**第3四分位数 (Q3)**,又称“较大四分位数”,等于该样本中所有数值由小到大排列后第75%的数字。

    **四分位距**(InterQuartile Range, IQR)= 第3四分位数与第1四分位数的差距

    确定p分位数位置的两种方法

    position = (n+1)*p

    position = 1 + (n-1)*p

    3. 分位数在pandas中的解释

    在python中计算分位数位置的方案采用position=1+(n-1)*p

    案例1

    import pandas as pd

    import numpy as np

    df = pd.DataFrame(np.array([[1, 1], [2, 10], [3, 100], [4, 100]]), columns=['a', 'b'])

    print("数据原始格式:")

    print(df)

    print("计算p=0.1时,a列和b列的分位数")

    print(df.quantile(.1))

    程序计算结果:

    序号

    a

    b

    0

    1

    1

    1

    2

    10

    2

    3

    100

    3

    4

    100

    计算p=0.1时,a列和b列的分位数

    a 1.3

    b 3.7

    Name: 0.1, dtype: float64

    手算计算结果:

    计算a列

    pos = 1 + (4 - 1)*0.1 = 1.3

    fraction = 0.3

    ret = 1 + (2 - 1) * 0.3 = 1.3

    计算b列

    pos = 1.3

    ret = 1 + (10 - 1)* 0.3 = 3.7

    案例二

    利用pandas库计算data = [6, 47, 49, 15, 42, 41, 7, 39, 43, 40, 36]的分位数。

    import pandas as pd

    import numpy as np

    dt = pd.Series(np.array([6, 47, 49, 15, 42, 41, 7, 39, 43, 40, 36])

    print("数据格式:")

    print(dt)

    print('Q1:', df.quantile(.25))

    print('Q2:', df.quantile(.5))

    print('Q3:', df.quantile(.75))

    计算结果

    Q1: 25.5

    Q2: 40.0

    Q3: 42.5

    4. 概括总结

    自定义分位数python代码程序

    import math

    def quantile_p(data, p, method=1):

    data.sort()

    if method == 2:

    pos = 1 + (len(data)-1)*p

    else:

    pos = (len(data) + 1)*p

    pos_integer = int(math.modf(pos)[1])

    pos_decimal = pos - pos_integer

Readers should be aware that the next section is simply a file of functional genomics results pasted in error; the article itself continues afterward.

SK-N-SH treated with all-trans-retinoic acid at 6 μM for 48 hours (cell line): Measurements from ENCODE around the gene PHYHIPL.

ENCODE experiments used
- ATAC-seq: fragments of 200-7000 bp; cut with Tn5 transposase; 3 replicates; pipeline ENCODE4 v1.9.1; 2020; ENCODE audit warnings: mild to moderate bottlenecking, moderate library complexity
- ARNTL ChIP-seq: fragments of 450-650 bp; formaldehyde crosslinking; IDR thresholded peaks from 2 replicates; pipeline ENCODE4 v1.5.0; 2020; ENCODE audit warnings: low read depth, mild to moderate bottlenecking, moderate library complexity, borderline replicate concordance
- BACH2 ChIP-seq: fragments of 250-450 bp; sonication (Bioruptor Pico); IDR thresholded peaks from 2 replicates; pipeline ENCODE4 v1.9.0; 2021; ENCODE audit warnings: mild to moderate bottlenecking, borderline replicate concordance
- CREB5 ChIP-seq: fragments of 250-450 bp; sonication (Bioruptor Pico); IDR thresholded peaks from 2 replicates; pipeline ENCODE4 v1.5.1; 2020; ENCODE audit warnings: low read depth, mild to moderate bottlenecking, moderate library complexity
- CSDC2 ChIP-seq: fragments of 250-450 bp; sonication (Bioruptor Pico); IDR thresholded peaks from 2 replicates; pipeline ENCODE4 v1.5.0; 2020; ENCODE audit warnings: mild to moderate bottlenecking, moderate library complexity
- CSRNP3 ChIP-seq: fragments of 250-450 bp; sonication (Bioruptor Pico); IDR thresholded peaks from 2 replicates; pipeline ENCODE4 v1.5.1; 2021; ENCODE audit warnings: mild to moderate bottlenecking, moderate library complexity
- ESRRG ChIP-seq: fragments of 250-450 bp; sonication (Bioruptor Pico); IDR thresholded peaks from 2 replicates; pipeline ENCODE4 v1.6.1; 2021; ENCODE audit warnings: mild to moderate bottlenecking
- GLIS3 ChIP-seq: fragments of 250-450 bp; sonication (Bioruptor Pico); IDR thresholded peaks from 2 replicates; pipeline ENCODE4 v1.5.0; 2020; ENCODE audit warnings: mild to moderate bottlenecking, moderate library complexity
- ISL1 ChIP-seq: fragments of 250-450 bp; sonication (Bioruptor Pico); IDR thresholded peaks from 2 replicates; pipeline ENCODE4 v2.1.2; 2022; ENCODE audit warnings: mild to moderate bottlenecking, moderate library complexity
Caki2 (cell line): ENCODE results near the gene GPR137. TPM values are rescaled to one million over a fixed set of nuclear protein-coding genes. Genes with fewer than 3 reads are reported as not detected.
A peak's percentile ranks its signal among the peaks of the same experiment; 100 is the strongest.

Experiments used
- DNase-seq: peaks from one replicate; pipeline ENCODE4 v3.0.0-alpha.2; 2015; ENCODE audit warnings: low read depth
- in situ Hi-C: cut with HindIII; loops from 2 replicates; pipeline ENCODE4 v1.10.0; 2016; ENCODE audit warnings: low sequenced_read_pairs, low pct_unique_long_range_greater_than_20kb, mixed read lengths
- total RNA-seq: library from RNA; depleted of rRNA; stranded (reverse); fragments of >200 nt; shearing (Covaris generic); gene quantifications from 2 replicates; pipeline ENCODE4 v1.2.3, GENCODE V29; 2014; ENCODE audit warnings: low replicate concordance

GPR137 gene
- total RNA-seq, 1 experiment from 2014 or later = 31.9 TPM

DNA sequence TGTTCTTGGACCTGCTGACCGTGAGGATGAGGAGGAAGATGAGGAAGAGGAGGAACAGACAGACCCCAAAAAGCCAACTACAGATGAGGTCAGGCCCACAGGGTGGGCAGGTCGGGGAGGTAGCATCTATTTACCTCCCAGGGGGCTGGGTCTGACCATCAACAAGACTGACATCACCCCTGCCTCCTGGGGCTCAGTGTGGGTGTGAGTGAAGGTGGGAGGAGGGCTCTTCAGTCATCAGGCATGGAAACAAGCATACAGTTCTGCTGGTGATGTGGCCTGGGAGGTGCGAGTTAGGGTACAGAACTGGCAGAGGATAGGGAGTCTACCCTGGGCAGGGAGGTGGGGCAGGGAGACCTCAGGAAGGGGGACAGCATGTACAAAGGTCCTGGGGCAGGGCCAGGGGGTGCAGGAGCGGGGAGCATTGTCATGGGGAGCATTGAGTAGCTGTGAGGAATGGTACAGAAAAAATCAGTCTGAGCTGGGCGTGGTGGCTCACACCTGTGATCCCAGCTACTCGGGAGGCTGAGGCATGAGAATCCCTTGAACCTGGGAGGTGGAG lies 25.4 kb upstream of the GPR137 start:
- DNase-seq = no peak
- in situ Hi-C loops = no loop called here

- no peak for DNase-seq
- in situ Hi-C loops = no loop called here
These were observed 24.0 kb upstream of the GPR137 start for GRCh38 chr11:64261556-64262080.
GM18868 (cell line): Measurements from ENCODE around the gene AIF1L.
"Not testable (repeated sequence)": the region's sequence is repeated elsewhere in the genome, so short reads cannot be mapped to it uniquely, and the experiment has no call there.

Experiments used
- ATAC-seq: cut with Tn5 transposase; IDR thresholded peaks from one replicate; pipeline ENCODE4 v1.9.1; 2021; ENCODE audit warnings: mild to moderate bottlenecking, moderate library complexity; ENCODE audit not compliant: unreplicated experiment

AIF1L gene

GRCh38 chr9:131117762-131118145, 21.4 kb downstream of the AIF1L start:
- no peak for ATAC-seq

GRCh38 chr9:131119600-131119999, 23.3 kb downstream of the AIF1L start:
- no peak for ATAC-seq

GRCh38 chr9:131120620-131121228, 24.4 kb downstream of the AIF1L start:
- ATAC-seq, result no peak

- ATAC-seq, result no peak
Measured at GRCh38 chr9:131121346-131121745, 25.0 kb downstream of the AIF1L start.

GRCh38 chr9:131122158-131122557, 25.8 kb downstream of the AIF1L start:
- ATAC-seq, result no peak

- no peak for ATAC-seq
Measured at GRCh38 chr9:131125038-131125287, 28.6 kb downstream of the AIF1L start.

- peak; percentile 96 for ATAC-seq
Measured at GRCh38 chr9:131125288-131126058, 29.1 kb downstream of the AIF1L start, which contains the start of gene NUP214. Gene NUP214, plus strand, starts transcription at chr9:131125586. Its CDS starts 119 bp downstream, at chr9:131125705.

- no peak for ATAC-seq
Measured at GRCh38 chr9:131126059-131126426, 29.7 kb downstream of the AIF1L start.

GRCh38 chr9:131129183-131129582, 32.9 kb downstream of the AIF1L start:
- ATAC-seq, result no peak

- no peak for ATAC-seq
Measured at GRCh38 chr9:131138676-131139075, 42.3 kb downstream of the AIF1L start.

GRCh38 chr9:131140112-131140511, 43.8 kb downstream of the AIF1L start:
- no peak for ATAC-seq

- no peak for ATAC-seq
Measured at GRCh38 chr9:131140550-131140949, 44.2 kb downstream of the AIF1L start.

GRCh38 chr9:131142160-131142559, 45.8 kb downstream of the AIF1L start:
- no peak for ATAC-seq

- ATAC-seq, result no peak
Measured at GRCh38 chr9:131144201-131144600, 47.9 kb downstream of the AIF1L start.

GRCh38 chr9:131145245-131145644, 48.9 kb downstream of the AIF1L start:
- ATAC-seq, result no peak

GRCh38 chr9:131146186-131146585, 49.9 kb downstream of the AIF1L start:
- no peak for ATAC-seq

Q = data[pos_integer - 1] + (data[pos_integer] - data[pos_integer - 1])*pos_decimal

    Q1 = quantile_p(data, 0.25)

    Q2 = quantile_p(data, 0.5)

    Q3 = quantile_p(data, 0.75)

    IQR = Q3 - Q1

    return Q1, Q2, Q3, IQR

    pandas中的分位数程序

    直接调用.quantile(p)方法,就可以计算出分位数,采用method=2方法。

    参考文献:

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    千次阅读 2019-04-17 18:58:56
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    展开全文
  • Quantile-Quantile (q-q) PlotsAuthor(s)DavidScottPrerequisitesHistograms,Distributions,Percentiles,DescribingBivariate Data,NormalDistributionsIntroductionThe quantile-quantile or q-q plot is an explor...

    Quantile-Quantile (q-q) Plots

    Author(s)

    David

    Scott

    Prerequisites

    Histograms,Distributions,Percentiles,Describing

    Bivariate Data,Normal

    Distributions

    Introduction

    The quantile-quantile or q-q plot is an exploratory graphical

    device used to check the validity of a distributional assumption

    for a data set. In general, the basic idea is to compute the

    theoretically expected value for each data point based on the

    distribution in question. If the data indeed follow the assumed